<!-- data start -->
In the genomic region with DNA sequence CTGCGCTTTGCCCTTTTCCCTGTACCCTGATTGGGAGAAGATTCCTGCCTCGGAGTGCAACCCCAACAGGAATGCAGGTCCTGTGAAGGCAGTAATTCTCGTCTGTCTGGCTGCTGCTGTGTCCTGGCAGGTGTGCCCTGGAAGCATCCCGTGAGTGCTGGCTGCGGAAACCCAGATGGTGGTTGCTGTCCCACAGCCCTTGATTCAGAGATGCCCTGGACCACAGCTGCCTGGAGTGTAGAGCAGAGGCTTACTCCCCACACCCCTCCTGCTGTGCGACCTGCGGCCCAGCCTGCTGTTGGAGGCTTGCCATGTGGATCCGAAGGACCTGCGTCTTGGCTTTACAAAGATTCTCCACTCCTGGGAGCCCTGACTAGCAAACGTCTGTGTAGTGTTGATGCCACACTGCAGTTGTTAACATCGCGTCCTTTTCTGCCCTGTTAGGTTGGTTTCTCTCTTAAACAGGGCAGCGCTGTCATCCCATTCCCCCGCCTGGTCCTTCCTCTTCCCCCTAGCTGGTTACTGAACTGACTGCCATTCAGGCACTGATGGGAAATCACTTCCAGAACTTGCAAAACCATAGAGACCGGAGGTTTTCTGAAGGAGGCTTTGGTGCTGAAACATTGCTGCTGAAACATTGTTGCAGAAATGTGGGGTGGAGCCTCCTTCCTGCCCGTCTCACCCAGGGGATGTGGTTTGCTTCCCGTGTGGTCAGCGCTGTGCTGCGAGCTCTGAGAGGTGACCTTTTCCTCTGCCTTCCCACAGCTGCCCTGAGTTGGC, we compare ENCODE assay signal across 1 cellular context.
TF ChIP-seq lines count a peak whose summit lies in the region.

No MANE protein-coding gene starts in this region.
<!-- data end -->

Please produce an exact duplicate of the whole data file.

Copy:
In the genomic region with DNA sequence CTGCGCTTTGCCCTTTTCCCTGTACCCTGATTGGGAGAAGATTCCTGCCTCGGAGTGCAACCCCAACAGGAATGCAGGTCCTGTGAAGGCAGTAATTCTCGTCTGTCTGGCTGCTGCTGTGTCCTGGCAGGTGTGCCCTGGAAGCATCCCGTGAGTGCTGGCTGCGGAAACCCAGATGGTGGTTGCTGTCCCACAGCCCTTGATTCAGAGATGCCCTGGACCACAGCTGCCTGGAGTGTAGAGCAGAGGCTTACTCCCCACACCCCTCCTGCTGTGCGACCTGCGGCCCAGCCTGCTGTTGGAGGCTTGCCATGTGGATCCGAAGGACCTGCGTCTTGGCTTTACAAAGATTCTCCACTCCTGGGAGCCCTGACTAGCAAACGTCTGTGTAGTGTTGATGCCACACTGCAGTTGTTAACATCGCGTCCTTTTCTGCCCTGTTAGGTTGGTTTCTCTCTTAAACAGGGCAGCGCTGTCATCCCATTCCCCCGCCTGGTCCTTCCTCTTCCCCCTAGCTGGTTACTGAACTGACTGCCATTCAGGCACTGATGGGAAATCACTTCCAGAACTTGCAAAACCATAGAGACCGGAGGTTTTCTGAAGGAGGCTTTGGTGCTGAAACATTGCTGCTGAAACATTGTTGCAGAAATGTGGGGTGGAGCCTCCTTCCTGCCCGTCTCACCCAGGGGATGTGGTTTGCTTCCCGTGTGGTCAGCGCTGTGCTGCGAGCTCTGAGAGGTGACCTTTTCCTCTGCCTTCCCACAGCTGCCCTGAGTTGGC, we compare ENCODE assay signal across 1 cellular context.
TF ChIP-seq lines count a peak whose summit lies in the region.

No MANE protein-coding gene starts in this region.